September 5, 2022 at 3:12 pm #14621
Could you please clarify if there is any relationship between luminiferous ether (that got rejected by the Michelson Morley experiment) and Sankhya ether?
A number of decades after Michelson Morley experiment rejected the luminiferous ether, the ether discussion again resurfaced with Casimir experiment (https://gravityandlevity.wordpress.com/2009/10/09/being-pushed-around-by-empty-space-the-casimir-effect/).
In my readings of your books/blogs, I have come across the term “ether” being used for “meaning”. Please help me understand ether as one of the 5 gross physical elements as they occur in BG 7.4 and clarify whether there is any relationship with the aforementioned luminiferous ether. Thank you very much.September 5, 2022 at 5:43 pm #14622
There is no connection to the luminiferous ether.
You have to understand that NONE of the English-Sanskrit word-meaning dictionaries that we use today were created by Indians, let alone by those who understood Vedic philosophy. They were all created by Europeans, in the 19th century, at least a century before Einstein’s relativity. The Sanskrit word is ākāsh and some European created a Sanskrit-English dictionary in which ākāsh is “ether”. Why? Because they were thinking about “ether” and they thought that we are thinking in the same way. Once these word-meaning dictionaries were created, everyone stuck to these dictionaries.
The problem is that whatever equivalent of ākāsh I try to create, it is always overloaded with some other meaning in English. If I call it “space” it means Euclidean space. If I call it “ether” then it is overloaded with luminiferous ether. So, the only viable option available to us is to create new words, which nobody will understand because they are not in any dictionary. Or, I could use Sanskrit words, and then people will say — this book on science uses such a strange language that no one can understand. Basically, there is no good option. If we are studying these books as poetry and literature, we can get away with using Sanskrit words. But not if we are doing science. We have to use words like space, time, matter, causality, law, motion, necessity, sufficiency, and so on.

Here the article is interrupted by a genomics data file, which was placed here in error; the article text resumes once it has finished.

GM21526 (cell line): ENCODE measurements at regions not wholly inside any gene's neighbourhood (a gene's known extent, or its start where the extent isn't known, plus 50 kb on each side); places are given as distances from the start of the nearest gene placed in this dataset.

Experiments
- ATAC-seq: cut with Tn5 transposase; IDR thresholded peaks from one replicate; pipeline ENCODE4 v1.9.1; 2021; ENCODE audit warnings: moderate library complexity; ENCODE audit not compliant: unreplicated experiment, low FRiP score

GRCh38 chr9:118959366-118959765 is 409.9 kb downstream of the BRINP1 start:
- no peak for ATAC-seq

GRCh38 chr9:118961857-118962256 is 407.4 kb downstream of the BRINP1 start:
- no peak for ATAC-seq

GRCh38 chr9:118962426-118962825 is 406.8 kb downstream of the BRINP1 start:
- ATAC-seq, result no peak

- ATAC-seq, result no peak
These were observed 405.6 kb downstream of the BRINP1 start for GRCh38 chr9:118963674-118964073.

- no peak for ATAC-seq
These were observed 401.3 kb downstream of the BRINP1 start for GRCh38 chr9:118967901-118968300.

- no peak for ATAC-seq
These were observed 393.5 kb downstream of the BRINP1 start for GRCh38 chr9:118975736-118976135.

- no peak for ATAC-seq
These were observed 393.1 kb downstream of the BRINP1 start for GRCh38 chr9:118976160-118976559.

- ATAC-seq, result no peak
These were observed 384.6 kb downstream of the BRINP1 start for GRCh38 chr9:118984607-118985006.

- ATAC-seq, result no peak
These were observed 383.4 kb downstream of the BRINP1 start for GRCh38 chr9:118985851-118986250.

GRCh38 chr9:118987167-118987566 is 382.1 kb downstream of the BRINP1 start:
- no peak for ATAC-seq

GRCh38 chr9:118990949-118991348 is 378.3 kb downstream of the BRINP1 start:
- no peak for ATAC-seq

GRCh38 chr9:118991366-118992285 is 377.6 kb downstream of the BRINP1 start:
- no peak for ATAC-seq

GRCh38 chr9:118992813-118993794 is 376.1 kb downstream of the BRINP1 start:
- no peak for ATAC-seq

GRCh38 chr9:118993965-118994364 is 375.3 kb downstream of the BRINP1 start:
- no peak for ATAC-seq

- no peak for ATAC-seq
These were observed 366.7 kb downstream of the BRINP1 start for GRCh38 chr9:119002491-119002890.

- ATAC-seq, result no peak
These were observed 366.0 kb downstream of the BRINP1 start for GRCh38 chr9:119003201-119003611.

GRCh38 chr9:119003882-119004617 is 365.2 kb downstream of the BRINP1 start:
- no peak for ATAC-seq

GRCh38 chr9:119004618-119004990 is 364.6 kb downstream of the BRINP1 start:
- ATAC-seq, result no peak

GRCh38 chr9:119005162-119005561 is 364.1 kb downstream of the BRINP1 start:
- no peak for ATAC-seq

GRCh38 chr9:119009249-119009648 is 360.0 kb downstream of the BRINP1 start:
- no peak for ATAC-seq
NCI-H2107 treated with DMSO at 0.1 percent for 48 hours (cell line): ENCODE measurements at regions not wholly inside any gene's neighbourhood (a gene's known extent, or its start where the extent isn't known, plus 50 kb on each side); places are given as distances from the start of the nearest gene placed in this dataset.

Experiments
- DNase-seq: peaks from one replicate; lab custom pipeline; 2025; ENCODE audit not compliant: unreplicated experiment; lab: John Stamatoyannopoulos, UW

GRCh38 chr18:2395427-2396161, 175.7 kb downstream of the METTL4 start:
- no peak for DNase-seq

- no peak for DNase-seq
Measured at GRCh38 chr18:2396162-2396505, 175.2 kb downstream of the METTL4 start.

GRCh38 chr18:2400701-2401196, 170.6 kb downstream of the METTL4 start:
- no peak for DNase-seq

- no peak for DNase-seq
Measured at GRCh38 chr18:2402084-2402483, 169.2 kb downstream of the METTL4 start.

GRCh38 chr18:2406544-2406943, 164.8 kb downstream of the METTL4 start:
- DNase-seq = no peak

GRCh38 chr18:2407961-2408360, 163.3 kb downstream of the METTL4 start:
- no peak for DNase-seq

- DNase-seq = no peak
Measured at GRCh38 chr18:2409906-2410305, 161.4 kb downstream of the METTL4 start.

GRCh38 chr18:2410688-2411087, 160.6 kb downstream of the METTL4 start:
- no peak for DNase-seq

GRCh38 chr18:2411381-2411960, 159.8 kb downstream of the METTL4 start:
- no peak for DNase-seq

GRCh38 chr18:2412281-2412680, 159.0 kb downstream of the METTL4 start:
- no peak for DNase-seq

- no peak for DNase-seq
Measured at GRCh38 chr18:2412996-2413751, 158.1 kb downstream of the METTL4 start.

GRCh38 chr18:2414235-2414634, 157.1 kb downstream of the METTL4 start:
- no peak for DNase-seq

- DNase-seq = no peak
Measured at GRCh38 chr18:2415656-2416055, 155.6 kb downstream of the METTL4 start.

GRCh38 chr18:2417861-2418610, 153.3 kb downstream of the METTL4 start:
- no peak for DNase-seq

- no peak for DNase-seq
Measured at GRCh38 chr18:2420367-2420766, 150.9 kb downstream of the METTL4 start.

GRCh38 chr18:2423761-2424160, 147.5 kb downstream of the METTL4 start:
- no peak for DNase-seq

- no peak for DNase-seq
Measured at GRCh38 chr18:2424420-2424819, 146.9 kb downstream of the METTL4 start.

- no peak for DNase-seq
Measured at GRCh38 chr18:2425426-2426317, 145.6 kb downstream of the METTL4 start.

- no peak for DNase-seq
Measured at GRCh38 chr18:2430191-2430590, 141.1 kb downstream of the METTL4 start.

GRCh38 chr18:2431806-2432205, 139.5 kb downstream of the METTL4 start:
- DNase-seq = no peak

So, remember that the words don’t mean anything. They are just useless substitutes for me to invent new words, which will not be found in any dictionary. In Hindi, there is a proverb that means “The blind man’s name is nayan-sukh”. Or, the barber’s name is Mr. Carpenter. It means nothing.
The Sankhya ether is a space of sentences. Srimad Bhagavatam describes that the property of ether is śabda. This means ether is an object, and it has many properties, each of which is a different śabda. These properties are just like different dimensions. For instance, an object has mass, temperature, speed, etc. each of which is a different dimension. Like that, ether is an object, and all its properties are different dimensions of that object. And each of these dimensions is a different sentence.
All this requires us to think of space as an inverted tree. The root is the object, and the various branches are its properties. These branches are also dimensions. And each dimension is a sentence. So, each location in space is a unique dimension. And space together has infinite dimensions.
What we call “space” as a whole is also a sentence but a summary sentence of all the sentences. For example, earth is a space. It has many locations, which are different dimensions. These dimensions are sentences. But there is a summary of all these sentences, which is also a sentence. You can think of a book and its title. The “earth” is the title of the book. And all the other sentences are parts of the book. And these sentences in the book have expanded from the title like branches from a root.
Due to this, we can make four types of claims: (a) the book is inside the title, (b) the book is outside the title, (c) the title is inside the book, and (d) the title is outside the book. These things don’t create a problem when we know that ether is śabda, and it comprises śabda, due to semantics.
Now, there are interactions between these sentences. Some interaction is “strong” and some interaction is “weak”. A strong interaction makes the sentence seem closer, and a weak interaction makes the sentence seem farther. The objects are not moving, but the strength of interaction changes. This changing strength of the interaction is attributed to something called prāṇa.